OptionsStars – overview of a trading platform with a large selection of assets

Best Binary Options Brokers 2020:
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Options Trading Overview & Strategies

Just mention options and even some of the most seasoned investors will have the same knee-jerk reaction: “They’re too complicated… too risky… too expensive.”

But this is just that — a knee-jerk reaction. In reality, if you know what you’re doing, options trades can be quite straightforward and open up a world of relatively safe alternatives to making money with stocks. In fact, options can even be a great deal more inexpensive than stocks… and deliver greater profits in a shorter time frame!

Options really shine when the markets are volatile. You can use them to leverage the movements of stocks or other tradable assets as they swing both up and down. And right now — with uncertainty rife in economies and governments all over the globe — is a perfect time to play the options game as the markets experience wild mood swings.

But what exactly are options… and how can you use them to your investing advantage? In this primer, we’re going to give you the basic rundown on what options investments are and how to place a very basic trade.

So What the Heck Are Options Anyway?

Here’s the best way to think of options: They’re bets on the future. Essentially, options are contracts that grant the right — but not the obligation — to buy or sell a stock on or by a certain date at a set strike price. They’re a type of financial instrument known as a derivative because options contracts derive their values from underlying assets. For this primer, we’re going to assume that the underlying assets are stocks.

And simply put, there are two basic forms of these contracts: call options and put options

Basic Forms of Options Contracts

Call Options

We call the right to buy a stock a call option. These are bullish bets — you believe that the price of the underlying asset will rise by a specified time. With these options, money is made when the price of the underlying asset increases in value.

Put Options

We call the right to sell a stock a put option, and it’s exactly the opposite of a call. These are bearish bets that the price of an asset will drop in value.

You purchase options via a contract. Each contract — be it a call or a put option — controls 100 shares.

Let’s explain each of these options contracts in more detail.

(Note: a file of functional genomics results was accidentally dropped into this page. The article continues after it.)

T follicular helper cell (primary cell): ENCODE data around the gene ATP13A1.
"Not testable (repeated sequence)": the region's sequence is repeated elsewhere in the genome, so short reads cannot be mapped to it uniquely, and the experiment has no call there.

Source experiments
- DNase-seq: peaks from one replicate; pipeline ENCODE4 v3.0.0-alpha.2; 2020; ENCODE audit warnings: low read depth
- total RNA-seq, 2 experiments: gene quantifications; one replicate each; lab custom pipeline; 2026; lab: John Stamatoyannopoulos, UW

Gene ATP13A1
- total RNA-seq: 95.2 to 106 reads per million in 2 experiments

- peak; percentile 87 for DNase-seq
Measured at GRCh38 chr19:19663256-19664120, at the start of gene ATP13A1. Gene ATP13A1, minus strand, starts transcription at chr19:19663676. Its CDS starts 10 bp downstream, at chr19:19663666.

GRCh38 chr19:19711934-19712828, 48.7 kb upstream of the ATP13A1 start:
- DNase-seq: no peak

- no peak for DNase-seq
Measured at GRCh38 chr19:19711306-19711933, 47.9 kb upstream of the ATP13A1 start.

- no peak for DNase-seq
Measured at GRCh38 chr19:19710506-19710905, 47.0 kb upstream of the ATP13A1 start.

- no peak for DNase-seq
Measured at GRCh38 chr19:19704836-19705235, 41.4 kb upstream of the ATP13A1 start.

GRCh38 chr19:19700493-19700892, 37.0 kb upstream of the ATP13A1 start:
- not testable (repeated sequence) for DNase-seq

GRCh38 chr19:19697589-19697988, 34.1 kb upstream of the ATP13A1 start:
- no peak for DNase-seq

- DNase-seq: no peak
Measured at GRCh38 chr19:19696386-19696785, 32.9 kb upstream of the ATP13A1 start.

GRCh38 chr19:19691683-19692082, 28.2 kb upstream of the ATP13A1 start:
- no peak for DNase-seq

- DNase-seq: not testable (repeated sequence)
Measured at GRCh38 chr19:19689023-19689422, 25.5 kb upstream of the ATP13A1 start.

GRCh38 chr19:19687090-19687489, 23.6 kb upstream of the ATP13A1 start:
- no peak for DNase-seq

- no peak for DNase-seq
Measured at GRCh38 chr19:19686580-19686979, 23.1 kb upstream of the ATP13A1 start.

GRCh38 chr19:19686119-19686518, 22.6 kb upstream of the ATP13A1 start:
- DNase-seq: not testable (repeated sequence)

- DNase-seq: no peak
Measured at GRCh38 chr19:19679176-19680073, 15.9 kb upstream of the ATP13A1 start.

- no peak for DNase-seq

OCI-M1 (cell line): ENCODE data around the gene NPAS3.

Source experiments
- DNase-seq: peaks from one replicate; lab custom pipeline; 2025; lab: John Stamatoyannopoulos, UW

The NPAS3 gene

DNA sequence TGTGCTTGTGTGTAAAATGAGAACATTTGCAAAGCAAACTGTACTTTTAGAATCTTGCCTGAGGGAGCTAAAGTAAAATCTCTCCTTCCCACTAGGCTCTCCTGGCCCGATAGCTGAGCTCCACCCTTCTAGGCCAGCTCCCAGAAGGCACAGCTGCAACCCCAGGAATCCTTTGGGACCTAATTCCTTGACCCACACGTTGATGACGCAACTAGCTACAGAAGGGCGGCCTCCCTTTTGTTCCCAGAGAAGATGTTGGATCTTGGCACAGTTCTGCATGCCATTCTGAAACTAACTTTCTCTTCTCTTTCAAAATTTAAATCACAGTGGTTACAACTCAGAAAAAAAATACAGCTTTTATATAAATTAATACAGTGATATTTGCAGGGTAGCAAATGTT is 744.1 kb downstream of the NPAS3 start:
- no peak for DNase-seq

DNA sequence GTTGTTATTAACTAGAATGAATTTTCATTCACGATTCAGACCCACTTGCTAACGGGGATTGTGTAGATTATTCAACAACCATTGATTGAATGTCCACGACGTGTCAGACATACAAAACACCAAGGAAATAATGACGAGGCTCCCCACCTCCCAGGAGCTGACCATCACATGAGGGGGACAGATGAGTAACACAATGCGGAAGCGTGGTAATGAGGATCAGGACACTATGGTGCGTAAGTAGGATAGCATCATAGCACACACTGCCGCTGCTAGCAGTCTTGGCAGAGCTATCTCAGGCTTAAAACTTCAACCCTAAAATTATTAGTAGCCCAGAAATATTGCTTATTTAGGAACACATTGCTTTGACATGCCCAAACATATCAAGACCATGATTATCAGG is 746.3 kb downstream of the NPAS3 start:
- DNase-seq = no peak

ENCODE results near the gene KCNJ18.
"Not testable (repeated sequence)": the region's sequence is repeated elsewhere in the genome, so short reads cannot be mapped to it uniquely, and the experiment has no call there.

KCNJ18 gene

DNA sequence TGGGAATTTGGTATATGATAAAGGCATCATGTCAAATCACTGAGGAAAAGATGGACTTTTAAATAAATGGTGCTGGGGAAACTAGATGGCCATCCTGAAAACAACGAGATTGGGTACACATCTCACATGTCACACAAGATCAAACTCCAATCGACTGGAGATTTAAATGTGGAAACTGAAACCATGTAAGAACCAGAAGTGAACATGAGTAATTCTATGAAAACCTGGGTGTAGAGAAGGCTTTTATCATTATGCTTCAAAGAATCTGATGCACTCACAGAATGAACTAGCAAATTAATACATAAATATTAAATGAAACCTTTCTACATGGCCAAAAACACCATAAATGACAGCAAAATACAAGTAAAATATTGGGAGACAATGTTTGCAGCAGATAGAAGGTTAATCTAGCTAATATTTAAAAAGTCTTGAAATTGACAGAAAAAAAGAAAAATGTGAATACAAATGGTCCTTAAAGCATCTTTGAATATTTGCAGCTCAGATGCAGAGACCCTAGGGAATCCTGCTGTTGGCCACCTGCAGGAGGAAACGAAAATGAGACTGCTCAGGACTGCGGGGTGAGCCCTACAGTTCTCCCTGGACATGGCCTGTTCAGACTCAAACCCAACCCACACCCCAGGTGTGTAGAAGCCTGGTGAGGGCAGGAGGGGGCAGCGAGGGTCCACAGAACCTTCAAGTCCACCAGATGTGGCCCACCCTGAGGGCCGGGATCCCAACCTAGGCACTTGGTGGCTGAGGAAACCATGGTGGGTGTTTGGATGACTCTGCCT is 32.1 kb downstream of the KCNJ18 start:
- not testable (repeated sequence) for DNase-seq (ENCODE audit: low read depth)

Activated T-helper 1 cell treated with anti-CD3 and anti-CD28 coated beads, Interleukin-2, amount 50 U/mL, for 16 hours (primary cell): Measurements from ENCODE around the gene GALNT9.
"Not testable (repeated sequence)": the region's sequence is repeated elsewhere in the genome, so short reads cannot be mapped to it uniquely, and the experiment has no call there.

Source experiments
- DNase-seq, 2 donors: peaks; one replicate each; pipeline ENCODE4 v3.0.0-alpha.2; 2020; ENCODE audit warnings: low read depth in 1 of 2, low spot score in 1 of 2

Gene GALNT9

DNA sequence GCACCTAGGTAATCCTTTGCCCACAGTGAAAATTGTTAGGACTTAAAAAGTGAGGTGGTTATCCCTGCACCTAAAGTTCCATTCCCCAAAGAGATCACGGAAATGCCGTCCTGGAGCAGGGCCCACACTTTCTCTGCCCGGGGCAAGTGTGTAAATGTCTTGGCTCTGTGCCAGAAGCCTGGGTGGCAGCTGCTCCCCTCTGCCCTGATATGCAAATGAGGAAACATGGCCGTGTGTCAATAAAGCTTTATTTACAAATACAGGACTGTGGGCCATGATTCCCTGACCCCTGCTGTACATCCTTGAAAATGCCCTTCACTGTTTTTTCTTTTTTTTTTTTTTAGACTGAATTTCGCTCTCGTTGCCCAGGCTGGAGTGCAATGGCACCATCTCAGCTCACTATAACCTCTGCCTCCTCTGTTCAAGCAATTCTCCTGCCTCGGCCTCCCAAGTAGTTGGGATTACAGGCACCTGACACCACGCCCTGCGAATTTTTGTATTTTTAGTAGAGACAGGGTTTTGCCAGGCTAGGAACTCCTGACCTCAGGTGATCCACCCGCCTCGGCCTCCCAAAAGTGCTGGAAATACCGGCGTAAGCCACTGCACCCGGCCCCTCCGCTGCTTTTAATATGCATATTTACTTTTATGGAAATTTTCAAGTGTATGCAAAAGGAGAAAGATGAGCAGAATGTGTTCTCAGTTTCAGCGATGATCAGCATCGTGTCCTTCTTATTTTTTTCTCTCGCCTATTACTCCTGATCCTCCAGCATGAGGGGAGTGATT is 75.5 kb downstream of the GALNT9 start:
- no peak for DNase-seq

When You Think the Asset Is Going Up in Value — Use a Call Option

Believe it or not, popular e-commerce site Groupon gives us a great analogy for explaining how call options work. You open up your email and find a deal that gets you dinner for two at a super-fancy fixed-price restaurant for $100. This is such a deal — usually, you’d be looking at a $200 bill.

You buy the coupon for $100, and you must use it before it expires in 60 days. However, within two weeks of purchasing the coupon, the restaurant decides to raise its menu prices, and a dinner for two on the fixed-price menu now costs $225. You’ve realized a bit of profit here, since the restaurant is obliged to honor your coupon, for which you spent only $100.

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  • Binomo
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When you buy a call option for a stock, you’re essentially doing the same thing. You’re buying the right to purchase shares of a company by a certain time in the future for a specific price.

An Example of a Call Option

Say you think that Apple, which is trading around $140 per share, is a great but undervalued stock and that it’s going to rise within a month, by June 1. You buy a call contract that states you have the right to buy 100 shares of Apple on or before June 1 (the contract’s expiration date) for $150 (the strike price).

Your instincts about the company are right, and by June 1, positive news has shares of Apple up to $200. At this point, you can exercise your option and receive 100 shares of the company for a steep discount; you would pay only $150 per share. Then you can sell them at the full price for an instant profit of $50 per share (minus the cost of the option and broker fees).